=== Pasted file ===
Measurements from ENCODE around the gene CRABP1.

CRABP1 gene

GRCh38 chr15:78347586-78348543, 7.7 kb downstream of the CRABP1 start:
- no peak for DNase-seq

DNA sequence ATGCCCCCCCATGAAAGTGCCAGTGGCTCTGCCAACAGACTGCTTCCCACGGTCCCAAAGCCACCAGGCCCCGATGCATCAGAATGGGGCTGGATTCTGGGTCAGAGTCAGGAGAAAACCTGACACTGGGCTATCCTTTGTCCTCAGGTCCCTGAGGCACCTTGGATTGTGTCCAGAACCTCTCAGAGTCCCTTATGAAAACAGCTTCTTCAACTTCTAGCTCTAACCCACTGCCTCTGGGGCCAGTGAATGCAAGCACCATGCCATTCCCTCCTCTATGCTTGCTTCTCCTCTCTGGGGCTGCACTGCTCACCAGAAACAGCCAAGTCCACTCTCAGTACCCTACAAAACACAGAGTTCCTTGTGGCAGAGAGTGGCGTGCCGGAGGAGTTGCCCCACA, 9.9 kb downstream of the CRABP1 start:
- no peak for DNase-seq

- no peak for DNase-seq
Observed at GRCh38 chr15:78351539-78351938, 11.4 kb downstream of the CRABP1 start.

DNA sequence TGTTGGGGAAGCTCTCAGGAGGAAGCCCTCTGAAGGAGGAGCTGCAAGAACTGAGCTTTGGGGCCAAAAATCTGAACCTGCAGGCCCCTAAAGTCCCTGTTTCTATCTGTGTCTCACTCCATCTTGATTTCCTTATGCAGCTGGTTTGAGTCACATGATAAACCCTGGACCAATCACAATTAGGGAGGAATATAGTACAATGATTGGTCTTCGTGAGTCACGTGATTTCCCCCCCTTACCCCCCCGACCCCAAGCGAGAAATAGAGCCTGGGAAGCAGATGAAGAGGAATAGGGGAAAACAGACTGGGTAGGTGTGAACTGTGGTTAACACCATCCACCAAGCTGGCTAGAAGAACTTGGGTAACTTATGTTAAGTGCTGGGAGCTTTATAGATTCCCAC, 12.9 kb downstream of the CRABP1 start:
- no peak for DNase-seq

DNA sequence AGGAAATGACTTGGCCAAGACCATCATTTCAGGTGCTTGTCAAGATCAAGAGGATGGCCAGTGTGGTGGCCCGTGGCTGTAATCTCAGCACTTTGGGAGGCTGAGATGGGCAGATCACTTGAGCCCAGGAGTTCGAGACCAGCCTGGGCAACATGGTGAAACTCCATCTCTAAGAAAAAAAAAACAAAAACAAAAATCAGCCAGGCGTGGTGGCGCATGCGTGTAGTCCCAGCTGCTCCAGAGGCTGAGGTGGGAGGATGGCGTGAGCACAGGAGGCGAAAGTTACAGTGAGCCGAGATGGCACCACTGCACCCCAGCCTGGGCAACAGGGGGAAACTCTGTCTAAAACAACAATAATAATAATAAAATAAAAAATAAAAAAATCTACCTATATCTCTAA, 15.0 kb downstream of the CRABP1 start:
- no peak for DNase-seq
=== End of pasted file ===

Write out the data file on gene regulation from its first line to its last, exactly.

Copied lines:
Measurements from ENCODE around the gene CRABP1.

CRABP1 gene

GRCh38 chr15:78347586-78348543, 7.7 kb downstream of the CRABP1 start:
- no peak for DNase-seq

DNA sequence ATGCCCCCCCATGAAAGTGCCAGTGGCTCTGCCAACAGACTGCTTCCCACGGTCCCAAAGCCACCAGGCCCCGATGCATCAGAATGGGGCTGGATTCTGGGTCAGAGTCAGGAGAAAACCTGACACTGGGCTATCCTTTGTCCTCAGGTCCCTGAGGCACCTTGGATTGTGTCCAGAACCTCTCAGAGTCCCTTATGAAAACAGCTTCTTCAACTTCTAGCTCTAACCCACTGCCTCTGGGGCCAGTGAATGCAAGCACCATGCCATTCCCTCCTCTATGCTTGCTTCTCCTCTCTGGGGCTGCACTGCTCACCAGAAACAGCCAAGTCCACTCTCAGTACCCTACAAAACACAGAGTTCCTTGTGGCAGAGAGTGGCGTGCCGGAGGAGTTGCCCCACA, 9.9 kb downstream of the CRABP1 start:
- no peak for DNase-seq

- no peak for DNase-seq
Observed at GRCh38 chr15:78351539-78351938, 11.4 kb downstream of the CRABP1 start.

DNA sequence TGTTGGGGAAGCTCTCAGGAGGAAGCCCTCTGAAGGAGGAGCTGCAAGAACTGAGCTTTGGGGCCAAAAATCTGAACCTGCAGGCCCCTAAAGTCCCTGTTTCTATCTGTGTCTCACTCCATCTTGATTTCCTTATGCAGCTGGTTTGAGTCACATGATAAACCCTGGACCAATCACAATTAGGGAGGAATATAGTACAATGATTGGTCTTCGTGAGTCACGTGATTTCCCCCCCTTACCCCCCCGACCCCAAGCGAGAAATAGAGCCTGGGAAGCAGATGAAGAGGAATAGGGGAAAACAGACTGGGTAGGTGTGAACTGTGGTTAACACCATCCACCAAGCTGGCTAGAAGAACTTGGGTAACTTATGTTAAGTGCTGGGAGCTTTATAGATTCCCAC, 12.9 kb downstream of the CRABP1 start:
- no peak for DNase-seq

DNA sequence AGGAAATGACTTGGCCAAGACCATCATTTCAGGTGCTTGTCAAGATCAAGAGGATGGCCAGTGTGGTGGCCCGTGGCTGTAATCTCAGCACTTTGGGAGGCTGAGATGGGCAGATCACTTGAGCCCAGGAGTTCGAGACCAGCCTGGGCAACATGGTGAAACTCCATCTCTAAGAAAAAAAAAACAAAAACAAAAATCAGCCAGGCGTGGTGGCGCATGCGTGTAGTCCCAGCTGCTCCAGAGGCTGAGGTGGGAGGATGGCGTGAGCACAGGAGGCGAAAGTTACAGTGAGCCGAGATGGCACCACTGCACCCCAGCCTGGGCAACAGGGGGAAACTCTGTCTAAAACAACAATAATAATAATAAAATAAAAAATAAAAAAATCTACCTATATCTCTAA, 15.0 kb downstream of the CRABP1 start:
- no peak for DNase-seq